The Collings Foundation roared into town last weekend with its two bombers, the B-17 and B-24, and Betty Jane, the foundation's P-51C Mustang. Venice, it turns out, is one of the tour's best stops gate wise and every year, I try to help my pal Nick Carlucci handling parking and other support duties.
So a bunch of us put on our orange traffic vests, directing folks away from the FBO's limited parking and toward an overflow lot dedicated just to the purpose. This turns out to be more interesting than you might imagine because you never know who's going to drive through the gate.
On Saturday morning, a middle-aged women in an SUV stopped with a fellow who I took to be her Dad in the backseat. B-17 bombardier, she said, wondering if there was a closer place to park so he wouldn't have to walk far. She didn't have a handicapped sticker but empowered with all the authority granted to me by an orange vest, I directed her to a handicapped spot. (So sue me
.) Later in the day, a woman with a clear Australian accentwhich turned out be New Zealander, actuallypulled in, wondering where the airplanes were. She was a Pacific theater veteran and had the pictures to prove it. I told her to let the Collings folks know; they waive the gate fee for veterans.
Speaking of gate fees, Collings charges $12 a head and $6 for kids. For some people, especially in a tight economy, that seems a bit steep, for many walked to the gate and turned right back around. But the reality is, considering that the Collings tour is living history on the wing, it's really a bargain, in my view. Other groups tour warbirds, but none quite so extensively as Collings and the sad truth is, the opportunity to view a B-17 or B-24 up close, including walking through it and seeing it fly or even riding in it, is not something that will be available forever. Each year, it's gets more expensive and difficult to keep these airplanes touring for 10 months. Collings' Hunter Chaney told me the bombers cost about $4400 per flight hour. That's a lot of $12 cover charges.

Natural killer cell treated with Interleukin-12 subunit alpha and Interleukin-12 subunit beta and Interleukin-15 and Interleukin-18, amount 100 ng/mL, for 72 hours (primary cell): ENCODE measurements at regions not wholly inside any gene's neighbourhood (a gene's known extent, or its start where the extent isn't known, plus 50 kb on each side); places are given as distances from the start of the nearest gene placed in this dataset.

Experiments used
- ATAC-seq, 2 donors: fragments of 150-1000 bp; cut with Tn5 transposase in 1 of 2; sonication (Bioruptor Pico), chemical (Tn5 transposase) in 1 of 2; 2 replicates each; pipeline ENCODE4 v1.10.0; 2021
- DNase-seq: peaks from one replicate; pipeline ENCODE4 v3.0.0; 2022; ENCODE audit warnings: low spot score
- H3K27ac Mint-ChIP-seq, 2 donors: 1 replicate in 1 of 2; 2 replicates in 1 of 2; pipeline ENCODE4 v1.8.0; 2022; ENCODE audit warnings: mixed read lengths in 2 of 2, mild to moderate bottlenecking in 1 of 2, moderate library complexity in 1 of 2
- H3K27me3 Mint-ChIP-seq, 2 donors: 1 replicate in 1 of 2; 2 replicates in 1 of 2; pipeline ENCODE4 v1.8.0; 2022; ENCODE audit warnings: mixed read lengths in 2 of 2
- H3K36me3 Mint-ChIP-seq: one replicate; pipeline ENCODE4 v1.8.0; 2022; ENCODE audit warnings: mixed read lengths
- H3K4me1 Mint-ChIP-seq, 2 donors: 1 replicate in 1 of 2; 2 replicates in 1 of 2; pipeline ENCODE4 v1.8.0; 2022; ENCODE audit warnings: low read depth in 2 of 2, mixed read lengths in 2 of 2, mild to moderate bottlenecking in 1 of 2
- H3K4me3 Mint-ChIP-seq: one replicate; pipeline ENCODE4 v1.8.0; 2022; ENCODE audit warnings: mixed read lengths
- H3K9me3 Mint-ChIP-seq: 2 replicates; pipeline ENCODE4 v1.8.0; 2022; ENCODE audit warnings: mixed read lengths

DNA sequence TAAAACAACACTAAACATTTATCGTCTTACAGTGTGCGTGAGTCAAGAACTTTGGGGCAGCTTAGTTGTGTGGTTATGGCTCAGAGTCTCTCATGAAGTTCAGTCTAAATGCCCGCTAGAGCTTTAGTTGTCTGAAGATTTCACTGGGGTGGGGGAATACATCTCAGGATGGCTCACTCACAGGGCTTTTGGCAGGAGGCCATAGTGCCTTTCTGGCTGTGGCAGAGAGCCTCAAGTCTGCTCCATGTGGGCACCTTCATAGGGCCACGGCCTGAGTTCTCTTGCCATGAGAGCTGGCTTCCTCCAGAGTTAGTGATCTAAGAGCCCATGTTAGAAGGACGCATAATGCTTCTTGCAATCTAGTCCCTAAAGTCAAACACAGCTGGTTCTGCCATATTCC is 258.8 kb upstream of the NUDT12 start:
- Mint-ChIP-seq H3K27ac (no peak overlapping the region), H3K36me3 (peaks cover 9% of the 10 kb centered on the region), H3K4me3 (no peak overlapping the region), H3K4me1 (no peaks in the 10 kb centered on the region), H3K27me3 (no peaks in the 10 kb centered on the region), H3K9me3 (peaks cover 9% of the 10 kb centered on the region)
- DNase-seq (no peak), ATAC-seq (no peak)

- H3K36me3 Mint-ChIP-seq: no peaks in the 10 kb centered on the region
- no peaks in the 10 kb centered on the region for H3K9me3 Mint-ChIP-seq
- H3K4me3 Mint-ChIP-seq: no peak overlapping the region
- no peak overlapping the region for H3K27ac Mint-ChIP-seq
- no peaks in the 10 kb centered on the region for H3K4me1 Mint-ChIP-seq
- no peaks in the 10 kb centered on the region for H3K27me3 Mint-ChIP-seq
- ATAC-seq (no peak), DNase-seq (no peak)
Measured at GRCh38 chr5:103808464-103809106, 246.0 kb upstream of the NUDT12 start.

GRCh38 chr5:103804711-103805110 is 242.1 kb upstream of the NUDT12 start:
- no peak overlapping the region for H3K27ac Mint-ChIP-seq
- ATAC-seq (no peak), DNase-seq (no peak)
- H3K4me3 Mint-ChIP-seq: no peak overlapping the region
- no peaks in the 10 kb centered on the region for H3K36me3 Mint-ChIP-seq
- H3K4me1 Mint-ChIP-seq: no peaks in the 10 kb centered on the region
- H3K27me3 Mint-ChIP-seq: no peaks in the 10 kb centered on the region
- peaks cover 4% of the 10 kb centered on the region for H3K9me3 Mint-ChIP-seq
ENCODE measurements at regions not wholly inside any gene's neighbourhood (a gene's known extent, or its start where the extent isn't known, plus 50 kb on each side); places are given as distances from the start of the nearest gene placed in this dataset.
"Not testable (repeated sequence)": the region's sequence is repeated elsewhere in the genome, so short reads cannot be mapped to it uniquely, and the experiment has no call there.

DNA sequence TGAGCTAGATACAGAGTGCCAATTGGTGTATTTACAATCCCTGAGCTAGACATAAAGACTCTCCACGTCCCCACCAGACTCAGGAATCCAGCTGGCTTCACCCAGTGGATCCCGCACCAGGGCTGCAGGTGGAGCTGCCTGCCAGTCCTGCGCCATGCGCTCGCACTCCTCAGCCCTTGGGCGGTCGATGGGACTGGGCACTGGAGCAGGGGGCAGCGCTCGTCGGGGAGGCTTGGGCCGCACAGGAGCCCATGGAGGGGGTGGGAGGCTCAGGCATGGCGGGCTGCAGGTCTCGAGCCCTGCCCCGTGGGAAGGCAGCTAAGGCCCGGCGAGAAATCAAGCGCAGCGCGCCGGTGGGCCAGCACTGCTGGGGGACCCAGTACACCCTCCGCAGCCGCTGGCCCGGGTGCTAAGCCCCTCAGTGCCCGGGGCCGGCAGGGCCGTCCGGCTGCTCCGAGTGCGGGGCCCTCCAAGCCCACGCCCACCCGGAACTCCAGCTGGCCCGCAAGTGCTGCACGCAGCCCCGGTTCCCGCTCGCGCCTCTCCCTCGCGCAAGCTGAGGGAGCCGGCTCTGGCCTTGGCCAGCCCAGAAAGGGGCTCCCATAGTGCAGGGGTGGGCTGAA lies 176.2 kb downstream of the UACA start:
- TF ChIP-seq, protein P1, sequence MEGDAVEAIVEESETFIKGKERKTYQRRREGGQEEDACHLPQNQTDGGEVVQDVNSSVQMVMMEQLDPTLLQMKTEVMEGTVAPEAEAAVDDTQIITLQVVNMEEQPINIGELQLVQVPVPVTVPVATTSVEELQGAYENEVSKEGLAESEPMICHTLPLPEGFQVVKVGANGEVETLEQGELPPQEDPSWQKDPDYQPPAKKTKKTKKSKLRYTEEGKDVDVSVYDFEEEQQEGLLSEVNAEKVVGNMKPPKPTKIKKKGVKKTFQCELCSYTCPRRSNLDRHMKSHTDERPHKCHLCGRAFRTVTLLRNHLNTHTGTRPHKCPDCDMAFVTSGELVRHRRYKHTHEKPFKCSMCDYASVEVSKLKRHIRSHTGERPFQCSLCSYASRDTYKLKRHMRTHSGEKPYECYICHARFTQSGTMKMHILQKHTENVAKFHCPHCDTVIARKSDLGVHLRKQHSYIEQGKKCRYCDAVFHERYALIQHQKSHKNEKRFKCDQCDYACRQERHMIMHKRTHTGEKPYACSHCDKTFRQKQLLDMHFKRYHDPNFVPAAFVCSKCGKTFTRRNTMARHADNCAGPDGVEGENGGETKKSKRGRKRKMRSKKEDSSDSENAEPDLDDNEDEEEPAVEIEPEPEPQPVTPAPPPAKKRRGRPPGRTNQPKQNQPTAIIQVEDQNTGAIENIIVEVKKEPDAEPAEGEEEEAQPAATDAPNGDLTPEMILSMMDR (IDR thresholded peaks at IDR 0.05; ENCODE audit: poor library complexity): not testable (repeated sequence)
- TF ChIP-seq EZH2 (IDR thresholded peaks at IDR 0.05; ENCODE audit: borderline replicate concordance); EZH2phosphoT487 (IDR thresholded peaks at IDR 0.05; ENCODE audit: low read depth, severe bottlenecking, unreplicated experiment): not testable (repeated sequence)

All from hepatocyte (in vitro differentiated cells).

|photo by David Ansley|
|click for a larger version|
Ah, but the rewards. Here in Venice, we have an unusual concentration of World War II vets. I sometimes think half the surviving 8th Air Force occupies the retirement condos here. I stood at a respectful distance and watched one of those vets leaning on his cane, just staring at the nose of the B-17 for many minutes. I'm neither emotional nor given to flights of flag waving patriotism, but I couldn't suppress a tear.
The point is, these bomber tours represent a rare chance for veterans to have one last look and for the sons, daughters and grandkids of those vets to get the barest glimpse of what it must have been like to be a 19-year-old kid shivering through a bombing raid in the waist or ball turret. Collings has been touring for 23 years, but we all know it won't do this forever, nor will many of the veterans be with us much longer.
So if Collings comes to your town, get Grandad out there and if you can afford it, throw $20 in the donation jar. Just the mere sight of one these airplanes low and slow in the downwind is worth that much.
By the way, a couple of years ago, when Collings was in town, I flew with Steve Gustafson, who's left wing for the Aeroshell T-6 team, and I shot this video. But I never got a chance to get the background on the airplane, so this year, Mark Murphy filled me in. There's also a good cockpit tour of the Mustang.